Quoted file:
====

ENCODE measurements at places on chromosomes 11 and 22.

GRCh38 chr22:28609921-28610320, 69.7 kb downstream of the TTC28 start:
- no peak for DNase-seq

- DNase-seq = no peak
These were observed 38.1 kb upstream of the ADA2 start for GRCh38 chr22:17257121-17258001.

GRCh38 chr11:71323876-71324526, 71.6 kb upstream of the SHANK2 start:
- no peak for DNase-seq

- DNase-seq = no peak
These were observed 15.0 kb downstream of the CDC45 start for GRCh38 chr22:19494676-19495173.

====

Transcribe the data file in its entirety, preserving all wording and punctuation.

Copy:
ENCODE measurements at places on chromosomes 11 and 22.

GRCh38 chr22:28609921-28610320, 69.7 kb downstream of the TTC28 start:
- no peak for DNase-seq

- DNase-seq = no peak
These were observed 38.1 kb upstream of the ADA2 start for GRCh38 chr22:17257121-17258001.

GRCh38 chr11:71323876-71324526, 71.6 kb upstream of the SHANK2 start:
- no peak for DNase-seq

- DNase-seq = no peak
These were observed 15.0 kb downstream of the CDC45 start for GRCh38 chr22:19494676-19495173.